Game Review: Super Mario All-Stars 25th Anniversary Edition

By Matt Greenop

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Mario - video game icon. Photo / Supplied
Mario - video game icon. Photo / Supplied

The Super Mario Bros are a quarter-century old. That's quite a scary truth for some of us rapidly-ageing game geeks.

But the fact that a platformer featuring a couple of hairy plumbers can still be deemed a great play even 25 years later is testament to the fact that game design is a legitimate art form.

It's the Led Zeppelin IV of the gaming world - you know there's plenty out there with more modern, polished production, but you don't care because it's that good.

This box set includes Super Mario Bros 1-3, plus The Lost Levels - as well as a booklet of Mario memorabilia and a CD (strangely, not playable on the Wii) of that ultra-cheesy Mario music. So the games look like they did on the SNES console, slightly more polished than the original, but positively archaic by today's standards.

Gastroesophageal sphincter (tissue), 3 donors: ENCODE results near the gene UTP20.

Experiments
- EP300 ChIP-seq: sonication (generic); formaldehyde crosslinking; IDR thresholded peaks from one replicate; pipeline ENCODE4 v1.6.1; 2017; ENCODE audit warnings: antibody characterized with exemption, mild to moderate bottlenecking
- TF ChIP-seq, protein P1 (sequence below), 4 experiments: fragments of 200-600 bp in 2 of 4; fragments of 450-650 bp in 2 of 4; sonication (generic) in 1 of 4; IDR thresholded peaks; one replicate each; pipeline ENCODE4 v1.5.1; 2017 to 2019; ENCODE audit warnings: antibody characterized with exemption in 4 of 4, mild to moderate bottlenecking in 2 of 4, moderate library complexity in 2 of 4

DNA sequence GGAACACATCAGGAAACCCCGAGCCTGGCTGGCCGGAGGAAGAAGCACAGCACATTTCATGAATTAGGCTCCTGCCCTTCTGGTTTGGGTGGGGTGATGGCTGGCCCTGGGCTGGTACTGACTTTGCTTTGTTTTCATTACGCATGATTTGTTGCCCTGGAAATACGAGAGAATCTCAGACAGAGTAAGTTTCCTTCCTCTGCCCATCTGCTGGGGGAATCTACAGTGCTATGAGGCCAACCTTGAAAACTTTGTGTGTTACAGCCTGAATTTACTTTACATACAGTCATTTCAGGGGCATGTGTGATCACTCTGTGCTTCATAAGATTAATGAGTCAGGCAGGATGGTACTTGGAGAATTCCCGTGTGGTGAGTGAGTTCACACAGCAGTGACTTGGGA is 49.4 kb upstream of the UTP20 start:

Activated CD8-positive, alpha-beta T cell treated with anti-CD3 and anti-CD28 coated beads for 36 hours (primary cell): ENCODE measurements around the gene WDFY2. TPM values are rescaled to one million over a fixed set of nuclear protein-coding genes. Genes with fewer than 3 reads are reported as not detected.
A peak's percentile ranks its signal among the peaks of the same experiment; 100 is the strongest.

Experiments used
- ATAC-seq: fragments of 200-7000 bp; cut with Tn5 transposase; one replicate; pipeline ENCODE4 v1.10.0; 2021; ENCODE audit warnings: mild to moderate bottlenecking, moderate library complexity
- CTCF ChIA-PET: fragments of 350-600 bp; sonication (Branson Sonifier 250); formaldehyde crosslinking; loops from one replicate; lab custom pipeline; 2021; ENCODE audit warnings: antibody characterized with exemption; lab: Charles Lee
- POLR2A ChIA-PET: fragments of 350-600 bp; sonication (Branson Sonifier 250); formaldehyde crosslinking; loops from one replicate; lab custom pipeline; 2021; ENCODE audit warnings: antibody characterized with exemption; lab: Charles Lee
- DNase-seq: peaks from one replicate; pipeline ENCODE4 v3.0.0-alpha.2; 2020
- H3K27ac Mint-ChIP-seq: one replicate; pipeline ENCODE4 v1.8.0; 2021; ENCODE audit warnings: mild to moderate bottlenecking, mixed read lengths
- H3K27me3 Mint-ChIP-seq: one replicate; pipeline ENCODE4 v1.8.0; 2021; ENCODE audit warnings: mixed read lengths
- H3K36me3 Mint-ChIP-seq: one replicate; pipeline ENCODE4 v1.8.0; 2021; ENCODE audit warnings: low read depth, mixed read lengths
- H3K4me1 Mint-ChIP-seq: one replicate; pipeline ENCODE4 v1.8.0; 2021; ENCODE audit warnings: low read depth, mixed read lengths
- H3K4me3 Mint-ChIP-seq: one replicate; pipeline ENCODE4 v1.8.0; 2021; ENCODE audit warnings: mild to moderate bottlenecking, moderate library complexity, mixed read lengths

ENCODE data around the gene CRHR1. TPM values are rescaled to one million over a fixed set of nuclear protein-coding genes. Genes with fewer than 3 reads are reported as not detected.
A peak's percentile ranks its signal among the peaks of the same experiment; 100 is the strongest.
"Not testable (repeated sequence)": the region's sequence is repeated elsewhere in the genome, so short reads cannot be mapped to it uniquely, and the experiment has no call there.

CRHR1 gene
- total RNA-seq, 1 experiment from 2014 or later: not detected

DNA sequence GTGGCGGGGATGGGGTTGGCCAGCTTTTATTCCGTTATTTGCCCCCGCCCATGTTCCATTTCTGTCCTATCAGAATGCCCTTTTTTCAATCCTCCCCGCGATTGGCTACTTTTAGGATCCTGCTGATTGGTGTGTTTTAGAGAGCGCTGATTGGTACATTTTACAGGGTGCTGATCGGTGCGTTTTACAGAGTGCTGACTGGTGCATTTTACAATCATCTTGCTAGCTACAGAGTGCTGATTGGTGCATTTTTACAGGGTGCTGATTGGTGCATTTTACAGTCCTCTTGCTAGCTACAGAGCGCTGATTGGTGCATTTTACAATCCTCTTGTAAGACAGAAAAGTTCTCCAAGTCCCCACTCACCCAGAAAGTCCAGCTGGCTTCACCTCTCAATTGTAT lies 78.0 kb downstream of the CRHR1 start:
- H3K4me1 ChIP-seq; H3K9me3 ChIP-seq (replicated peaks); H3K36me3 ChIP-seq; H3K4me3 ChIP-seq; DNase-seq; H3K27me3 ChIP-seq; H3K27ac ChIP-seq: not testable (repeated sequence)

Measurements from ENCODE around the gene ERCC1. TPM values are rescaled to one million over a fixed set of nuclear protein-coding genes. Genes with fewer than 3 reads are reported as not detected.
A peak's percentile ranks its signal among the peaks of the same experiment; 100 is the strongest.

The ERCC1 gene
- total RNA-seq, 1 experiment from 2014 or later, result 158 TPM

But the side-scrolling platform gameplay has lost none of its original addictiveness. It's simple, but near-perfect, gameplay. There's no 5.1 audio, no 1080p graphics, no fancy laser guns and video footage.

The story setting is a very brief run of text rather than a super-polished cut scene. But put this collection in the Wii and you'll find it doesn't leave the console for quite some time.

As a celebration of designer Shigeru Miyamoto's life work on undoubtedly the most iconic gaming franchise of all time, this boxed set could have gone a bit further. The booklet features bits and pieces of Mario history but when you consider that there are literally dozens of games featuring the plumbing heroes, it would have been nice to see the evolution right through to last year's Super Mario Galaxy 2.

And the soundtrack? It's an interesting once-through listen, although its 20 tracks are padded with sound effects, including the evil "death" melody - enough to strike fear into the heart of many an aging gamer. Ironically, in order to get this old skool, your Wii will also require an update online.

Stars: 4/5
Verdict: Mums and dads, pop this into the Wii for a stroll down memory lane - and to show the kids that even the simplest concept can be a timeless piece of gameplay.
Classification: Wii
Rated: G

- NZ Herald

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